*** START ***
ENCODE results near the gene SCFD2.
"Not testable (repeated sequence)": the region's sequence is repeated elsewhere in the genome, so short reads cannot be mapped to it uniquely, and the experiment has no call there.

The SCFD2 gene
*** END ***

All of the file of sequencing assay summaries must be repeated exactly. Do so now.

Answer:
ENCODE results near the gene SCFD2.
"Not testable (repeated sequence)": the region's sequence is repeated elsewhere in the genome, so short reads cannot be mapped to it uniquely, and the experiment has no call there.

The SCFD2 gene